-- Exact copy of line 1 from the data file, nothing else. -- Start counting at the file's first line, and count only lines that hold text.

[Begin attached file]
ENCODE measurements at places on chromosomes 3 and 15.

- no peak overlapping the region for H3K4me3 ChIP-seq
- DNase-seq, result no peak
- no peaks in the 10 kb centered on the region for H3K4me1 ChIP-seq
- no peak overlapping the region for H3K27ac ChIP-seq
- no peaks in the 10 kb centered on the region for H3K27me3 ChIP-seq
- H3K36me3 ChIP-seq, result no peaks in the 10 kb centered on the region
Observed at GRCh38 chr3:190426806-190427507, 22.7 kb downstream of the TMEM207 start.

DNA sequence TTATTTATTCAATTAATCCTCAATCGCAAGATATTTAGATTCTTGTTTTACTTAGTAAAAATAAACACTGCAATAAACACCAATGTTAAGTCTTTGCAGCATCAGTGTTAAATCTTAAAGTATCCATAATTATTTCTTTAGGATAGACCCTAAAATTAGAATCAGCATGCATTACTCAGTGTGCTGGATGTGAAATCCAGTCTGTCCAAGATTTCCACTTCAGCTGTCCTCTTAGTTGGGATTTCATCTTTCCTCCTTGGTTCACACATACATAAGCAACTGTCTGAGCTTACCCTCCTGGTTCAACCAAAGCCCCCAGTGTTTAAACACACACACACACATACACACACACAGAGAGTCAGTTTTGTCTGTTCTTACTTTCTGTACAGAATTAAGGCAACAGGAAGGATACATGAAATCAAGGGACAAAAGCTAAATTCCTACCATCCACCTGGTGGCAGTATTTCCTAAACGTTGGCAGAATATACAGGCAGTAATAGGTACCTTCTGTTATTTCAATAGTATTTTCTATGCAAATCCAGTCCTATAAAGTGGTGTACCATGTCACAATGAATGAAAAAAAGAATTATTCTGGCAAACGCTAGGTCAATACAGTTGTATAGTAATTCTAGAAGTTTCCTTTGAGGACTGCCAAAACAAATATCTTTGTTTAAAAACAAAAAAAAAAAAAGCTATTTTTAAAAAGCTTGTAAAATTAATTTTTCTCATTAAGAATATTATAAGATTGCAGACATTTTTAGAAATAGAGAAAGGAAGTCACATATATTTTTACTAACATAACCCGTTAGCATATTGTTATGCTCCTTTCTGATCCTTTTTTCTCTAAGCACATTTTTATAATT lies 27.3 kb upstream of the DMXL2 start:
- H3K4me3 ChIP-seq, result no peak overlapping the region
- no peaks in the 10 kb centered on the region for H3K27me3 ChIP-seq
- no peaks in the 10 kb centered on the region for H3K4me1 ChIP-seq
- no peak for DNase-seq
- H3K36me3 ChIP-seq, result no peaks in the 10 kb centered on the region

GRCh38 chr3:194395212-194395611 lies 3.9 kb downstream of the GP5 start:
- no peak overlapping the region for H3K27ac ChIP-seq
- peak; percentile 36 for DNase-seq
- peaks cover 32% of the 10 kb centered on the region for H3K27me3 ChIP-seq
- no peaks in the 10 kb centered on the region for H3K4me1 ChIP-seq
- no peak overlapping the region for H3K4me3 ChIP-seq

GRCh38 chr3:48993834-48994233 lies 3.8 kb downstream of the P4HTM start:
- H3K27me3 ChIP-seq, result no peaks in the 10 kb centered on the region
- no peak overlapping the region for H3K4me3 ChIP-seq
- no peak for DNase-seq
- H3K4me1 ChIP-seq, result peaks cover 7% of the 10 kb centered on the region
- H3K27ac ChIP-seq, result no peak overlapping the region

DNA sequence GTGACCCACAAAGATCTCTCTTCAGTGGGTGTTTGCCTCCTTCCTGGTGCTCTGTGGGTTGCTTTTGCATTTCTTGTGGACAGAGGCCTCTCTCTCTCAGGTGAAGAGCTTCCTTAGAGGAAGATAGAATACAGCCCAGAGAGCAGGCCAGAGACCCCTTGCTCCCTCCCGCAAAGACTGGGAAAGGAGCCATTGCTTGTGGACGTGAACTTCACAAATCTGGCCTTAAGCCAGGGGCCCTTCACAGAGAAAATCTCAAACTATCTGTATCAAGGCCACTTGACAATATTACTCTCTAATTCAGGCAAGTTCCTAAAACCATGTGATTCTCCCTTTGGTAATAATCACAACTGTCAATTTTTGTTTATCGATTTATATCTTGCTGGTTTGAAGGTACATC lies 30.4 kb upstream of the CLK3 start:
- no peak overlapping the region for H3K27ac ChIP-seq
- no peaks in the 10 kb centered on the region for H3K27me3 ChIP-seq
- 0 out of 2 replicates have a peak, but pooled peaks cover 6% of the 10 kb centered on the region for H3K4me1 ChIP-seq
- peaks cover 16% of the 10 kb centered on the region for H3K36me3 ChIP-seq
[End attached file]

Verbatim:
ENCODE measurements at places on chromosomes 3 and 15.